Location: Shute Creek Treating Facility, LaBarge, Wyoming, USA
Start Date: 1986. 2008 (4 Mt/yr); 2010 (6 Mt/yr)
Size: 7 Mt/yr (365m cubic feet/day)
CO2 Source: Natural gas stream from fields in Wyoming
Storage: Pipeline to EOR sites in the surrounding area
The produced CO2 is sold to companies for EOR in nearby areas. The cost to expand capture facility was $86 million dollars.
Production of natural gas from the LaBarge field in southwest Wyoming began in 1986. This gas contains high concentrations of CO2. The Shute Creek Treating Facility (SCTF) processes the gas produced from the LaBarge field. The gas composition entering Shute Creek is 65% CO2, 21% methane, 7% nitrogen, 5% hydrogen sulfide (H2S) and 0.6% helium. The SCTF separates CO2, methane, and helium for sale and removes hydrogen sulfide for disposal. A concentrated acid gas stream of about 60% hydrogen sulfide and 40% CO2 is injected into a carefully selected section of the same reservoir from which it was produced, safely disposing of the hydrogen sulfide along with approximately 400,000 tons of CO2 per year.
ExxonMobil completed the demonstration of its Controlled Freeze Zone™ technology, also known as CFZ™, at this site. An extensive test program was conducted at the CFZ™ Commercial Demonstration Plant from March 2012 to November 2013. CFZ™ is a single-step cryogenic separation process that freezes out and then melts the carbon dioxide and removes other components including hydrogen sulfide, which is found in sour gas.
The Shute Creek plant in southern Lincoln County was constructed in the early 1980s. The plant receives natural gas from the LaBarge gas field in neighboring Sublette County. In 2008, Oil and Gas Conservation Commission took a look at possibly modifying ExxonMobil's permit to vent CO2. The commission questioned ExxonMobil's efforts to market the CO2. At the time, ExxonMobil was venting about 180 million cubic feet of CO2 per day at the plant. The company was selling another 225 million cubic feet per day to enhanced oil recovery operations in Colorado and Wyoming.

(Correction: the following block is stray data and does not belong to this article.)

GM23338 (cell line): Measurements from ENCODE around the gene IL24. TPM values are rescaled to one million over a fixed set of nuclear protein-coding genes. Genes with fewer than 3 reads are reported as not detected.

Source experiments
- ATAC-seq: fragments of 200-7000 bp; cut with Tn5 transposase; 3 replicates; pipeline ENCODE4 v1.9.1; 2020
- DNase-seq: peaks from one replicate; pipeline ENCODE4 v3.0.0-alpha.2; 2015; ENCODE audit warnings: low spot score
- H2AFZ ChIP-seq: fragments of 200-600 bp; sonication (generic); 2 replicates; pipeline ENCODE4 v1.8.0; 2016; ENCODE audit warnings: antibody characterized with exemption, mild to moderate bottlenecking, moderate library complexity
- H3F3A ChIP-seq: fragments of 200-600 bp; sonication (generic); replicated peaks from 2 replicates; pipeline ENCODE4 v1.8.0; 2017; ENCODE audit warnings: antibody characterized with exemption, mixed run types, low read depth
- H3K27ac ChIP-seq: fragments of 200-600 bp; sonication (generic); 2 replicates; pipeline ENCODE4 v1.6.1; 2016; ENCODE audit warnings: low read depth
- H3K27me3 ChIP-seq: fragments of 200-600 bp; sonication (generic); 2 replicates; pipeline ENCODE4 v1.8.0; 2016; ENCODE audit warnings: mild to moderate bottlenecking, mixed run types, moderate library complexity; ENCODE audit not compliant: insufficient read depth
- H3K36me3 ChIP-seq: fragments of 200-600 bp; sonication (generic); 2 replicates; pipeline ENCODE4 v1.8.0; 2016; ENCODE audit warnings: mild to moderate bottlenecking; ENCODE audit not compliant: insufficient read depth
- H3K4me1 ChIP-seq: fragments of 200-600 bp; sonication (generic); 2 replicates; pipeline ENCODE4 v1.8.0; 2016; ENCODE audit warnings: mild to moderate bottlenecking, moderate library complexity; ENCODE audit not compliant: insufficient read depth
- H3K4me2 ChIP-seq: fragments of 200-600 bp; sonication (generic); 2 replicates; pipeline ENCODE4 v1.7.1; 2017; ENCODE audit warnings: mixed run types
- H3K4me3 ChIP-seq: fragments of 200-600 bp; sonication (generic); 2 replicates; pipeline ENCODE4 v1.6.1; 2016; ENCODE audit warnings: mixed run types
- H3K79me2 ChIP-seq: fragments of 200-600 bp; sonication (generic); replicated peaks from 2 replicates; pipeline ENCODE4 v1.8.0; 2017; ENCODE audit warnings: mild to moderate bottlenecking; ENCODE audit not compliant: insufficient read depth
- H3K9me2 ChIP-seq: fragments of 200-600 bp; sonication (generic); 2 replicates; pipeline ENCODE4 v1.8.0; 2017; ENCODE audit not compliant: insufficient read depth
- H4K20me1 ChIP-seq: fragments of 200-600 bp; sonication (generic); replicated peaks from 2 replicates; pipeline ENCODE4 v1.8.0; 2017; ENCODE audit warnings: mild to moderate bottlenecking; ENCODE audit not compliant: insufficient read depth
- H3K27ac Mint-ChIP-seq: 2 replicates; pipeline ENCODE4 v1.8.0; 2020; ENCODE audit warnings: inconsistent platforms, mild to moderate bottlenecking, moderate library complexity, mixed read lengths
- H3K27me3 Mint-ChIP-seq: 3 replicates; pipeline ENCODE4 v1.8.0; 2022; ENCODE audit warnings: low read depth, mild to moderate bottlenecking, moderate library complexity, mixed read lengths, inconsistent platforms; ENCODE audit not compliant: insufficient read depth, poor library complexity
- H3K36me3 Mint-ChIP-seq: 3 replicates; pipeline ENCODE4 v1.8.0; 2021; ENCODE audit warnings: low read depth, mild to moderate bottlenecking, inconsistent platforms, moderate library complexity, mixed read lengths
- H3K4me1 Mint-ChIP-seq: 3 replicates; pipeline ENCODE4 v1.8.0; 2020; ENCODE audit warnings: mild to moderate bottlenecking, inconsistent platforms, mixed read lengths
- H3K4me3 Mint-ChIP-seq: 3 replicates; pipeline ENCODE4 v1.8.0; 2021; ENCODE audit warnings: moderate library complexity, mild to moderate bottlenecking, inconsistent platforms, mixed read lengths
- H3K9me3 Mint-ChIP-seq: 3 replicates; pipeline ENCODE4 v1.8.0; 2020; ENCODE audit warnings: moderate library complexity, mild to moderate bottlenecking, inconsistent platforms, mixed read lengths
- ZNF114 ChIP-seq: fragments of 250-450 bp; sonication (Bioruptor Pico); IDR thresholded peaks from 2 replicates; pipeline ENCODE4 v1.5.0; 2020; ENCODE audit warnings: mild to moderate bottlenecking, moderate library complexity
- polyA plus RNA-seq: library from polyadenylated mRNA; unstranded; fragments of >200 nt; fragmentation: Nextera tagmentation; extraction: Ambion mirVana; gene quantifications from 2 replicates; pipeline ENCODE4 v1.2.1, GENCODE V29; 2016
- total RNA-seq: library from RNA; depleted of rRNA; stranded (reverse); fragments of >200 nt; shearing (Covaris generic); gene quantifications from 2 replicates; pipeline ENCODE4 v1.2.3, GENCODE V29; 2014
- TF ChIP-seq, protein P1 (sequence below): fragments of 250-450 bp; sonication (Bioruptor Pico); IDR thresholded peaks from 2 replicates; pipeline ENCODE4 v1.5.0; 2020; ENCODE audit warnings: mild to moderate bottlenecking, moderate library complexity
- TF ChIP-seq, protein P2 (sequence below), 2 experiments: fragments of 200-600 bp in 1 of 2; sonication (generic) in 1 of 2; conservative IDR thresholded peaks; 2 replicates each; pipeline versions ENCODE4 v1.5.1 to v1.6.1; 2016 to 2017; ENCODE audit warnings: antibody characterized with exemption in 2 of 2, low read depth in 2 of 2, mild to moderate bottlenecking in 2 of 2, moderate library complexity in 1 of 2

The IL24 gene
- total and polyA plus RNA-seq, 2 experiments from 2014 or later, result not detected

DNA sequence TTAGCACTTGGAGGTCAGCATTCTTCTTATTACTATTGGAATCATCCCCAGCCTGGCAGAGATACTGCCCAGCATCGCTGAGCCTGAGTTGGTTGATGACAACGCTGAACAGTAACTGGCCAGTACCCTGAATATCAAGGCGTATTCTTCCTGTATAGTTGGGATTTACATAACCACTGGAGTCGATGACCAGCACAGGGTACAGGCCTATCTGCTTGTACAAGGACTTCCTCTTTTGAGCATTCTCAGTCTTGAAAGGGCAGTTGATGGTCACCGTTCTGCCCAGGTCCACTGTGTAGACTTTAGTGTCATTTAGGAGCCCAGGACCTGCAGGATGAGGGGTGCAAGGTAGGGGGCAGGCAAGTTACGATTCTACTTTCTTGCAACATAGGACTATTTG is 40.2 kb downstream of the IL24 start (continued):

But in June 2008, ExxonMobil was ordered by the commission to curb carbon dioxide emissions at Shute Creek and redirect the greenhouse gas into pipelines for enhanced oil recovery. This resulted in an $86 million expansion facility to send additional CO2 for enhanced oil recovery use. In addition, $100 million were directed to research CCS technologies that included the CFZ™ Commercial Demonstration Plant at Shute Creek.
ExxonMobil completed its expansion of the CO2 capture facility in December 2010. This has resulted in 50% more CO2 capture than the previous plant.
Other Sources and Press Releases:
Expansion of world's largest CO2 capture plant near LaBarge is complete (December 2010)
ExxonMobil to Spend $170M on carbon capture, storage technology (December 2008)
ExxonMobil plans CO2 separation plant near LaBarge (May 2008)